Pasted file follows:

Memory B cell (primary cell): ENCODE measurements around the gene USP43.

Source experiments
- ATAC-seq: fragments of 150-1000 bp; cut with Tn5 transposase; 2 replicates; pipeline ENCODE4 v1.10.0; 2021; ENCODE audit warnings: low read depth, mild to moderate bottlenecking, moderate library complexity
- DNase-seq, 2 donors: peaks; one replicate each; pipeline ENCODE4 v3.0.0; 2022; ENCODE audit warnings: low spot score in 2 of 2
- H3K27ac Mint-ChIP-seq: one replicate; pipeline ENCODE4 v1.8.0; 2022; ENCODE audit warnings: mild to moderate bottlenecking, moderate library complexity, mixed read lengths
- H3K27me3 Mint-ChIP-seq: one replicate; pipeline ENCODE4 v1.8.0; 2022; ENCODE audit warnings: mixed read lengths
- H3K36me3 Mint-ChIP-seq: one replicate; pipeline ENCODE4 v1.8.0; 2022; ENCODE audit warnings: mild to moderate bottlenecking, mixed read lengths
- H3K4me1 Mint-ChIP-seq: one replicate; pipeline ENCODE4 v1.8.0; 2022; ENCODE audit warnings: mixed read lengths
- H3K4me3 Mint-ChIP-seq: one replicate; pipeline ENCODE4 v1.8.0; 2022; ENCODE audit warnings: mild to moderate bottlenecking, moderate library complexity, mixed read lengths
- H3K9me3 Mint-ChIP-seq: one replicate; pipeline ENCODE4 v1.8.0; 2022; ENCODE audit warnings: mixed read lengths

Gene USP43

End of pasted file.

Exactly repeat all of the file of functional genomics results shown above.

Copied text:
Memory B cell (primary cell): ENCODE measurements around the gene USP43.

Source experiments
- ATAC-seq: fragments of 150-1000 bp; cut with Tn5 transposase; 2 replicates; pipeline ENCODE4 v1.10.0; 2021; ENCODE audit warnings: low read depth, mild to moderate bottlenecking, moderate library complexity
- DNase-seq, 2 donors: peaks; one replicate each; pipeline ENCODE4 v3.0.0; 2022; ENCODE audit warnings: low spot score in 2 of 2
- H3K27ac Mint-ChIP-seq: one replicate; pipeline ENCODE4 v1.8.0; 2022; ENCODE audit warnings: mild to moderate bottlenecking, moderate library complexity, mixed read lengths
- H3K27me3 Mint-ChIP-seq: one replicate; pipeline ENCODE4 v1.8.0; 2022; ENCODE audit warnings: mixed read lengths
- H3K36me3 Mint-ChIP-seq: one replicate; pipeline ENCODE4 v1.8.0; 2022; ENCODE audit warnings: mild to moderate bottlenecking, mixed read lengths
- H3K4me1 Mint-ChIP-seq: one replicate; pipeline ENCODE4 v1.8.0; 2022; ENCODE audit warnings: mixed read lengths
- H3K4me3 Mint-ChIP-seq: one replicate; pipeline ENCODE4 v1.8.0; 2022; ENCODE audit warnings: mild to moderate bottlenecking, moderate library complexity, mixed read lengths
- H3K9me3 Mint-ChIP-seq: one replicate; pipeline ENCODE4 v1.8.0; 2022; ENCODE audit warnings: mixed read lengths

Gene USP43